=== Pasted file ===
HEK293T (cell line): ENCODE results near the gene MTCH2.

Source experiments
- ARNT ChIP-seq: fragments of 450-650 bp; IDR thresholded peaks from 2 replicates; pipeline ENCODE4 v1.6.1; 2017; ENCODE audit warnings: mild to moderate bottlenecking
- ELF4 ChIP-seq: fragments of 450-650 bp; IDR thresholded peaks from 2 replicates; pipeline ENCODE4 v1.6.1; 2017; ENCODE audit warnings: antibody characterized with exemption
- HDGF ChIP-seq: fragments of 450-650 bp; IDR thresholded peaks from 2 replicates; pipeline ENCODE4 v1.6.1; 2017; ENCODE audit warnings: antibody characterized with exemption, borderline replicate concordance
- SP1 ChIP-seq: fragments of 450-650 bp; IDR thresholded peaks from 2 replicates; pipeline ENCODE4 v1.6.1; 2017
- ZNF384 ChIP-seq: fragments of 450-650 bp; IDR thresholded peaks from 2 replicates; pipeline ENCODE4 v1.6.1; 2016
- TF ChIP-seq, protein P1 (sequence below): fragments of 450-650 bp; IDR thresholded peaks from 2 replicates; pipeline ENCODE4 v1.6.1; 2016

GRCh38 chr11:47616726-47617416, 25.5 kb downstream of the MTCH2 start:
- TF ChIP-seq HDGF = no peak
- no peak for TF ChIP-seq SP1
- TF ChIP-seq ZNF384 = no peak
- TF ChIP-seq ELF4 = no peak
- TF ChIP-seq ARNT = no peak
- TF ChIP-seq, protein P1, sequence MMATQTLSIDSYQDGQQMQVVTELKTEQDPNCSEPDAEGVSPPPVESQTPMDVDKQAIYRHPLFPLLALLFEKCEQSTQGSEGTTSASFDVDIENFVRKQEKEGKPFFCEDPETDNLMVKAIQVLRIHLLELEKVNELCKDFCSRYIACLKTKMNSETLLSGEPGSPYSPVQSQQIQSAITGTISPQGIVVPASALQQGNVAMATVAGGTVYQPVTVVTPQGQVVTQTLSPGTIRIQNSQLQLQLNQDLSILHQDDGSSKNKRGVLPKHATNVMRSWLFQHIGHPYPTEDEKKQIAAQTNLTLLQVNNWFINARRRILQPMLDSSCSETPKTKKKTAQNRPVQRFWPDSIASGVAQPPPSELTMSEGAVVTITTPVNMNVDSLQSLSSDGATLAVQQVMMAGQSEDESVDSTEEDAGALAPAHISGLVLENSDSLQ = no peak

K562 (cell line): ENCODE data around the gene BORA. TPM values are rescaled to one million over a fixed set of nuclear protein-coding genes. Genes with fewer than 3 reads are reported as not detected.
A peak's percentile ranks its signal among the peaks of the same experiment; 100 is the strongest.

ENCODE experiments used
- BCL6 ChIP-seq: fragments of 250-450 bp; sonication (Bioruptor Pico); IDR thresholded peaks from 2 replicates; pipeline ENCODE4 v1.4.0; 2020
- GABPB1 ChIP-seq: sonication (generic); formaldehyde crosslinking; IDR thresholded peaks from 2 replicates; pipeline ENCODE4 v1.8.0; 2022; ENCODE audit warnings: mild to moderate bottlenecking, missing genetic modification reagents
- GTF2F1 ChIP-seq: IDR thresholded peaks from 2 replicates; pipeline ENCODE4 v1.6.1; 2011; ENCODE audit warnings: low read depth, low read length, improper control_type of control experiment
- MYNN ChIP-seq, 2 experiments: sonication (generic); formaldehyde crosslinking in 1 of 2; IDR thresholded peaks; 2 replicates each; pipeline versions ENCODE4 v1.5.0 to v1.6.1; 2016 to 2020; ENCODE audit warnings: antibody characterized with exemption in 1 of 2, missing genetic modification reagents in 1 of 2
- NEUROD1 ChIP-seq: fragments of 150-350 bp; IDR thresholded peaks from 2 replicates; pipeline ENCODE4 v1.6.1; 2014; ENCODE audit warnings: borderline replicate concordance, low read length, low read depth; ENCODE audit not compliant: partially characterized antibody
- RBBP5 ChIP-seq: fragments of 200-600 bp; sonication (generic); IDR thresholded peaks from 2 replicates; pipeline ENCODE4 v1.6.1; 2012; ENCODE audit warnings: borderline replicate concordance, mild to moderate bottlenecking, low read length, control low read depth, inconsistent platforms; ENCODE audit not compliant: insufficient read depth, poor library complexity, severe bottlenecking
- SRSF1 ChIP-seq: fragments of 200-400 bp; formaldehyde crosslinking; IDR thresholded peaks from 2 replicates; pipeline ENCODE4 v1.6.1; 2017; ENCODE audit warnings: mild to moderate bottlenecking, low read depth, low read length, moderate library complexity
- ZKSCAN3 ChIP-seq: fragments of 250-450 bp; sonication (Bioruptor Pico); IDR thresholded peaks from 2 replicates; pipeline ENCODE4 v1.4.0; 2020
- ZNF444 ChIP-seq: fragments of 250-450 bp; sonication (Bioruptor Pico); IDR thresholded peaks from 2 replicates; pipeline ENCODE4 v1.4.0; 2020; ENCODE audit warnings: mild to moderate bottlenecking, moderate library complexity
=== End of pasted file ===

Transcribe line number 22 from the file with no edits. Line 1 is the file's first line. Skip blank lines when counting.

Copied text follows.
- MYNN ChIP-seq, 2 experiments: sonication (generic); formaldehyde crosslinking in 1 of 2; IDR thresholded peaks; 2 replicates each; pipeline versions ENCODE4 v1.5.0 to v1.6.1; 2016 to 2020; ENCODE audit warnings: antibody characterized with exemption in 1 of 2, missing genetic modification reagents in 1 of 2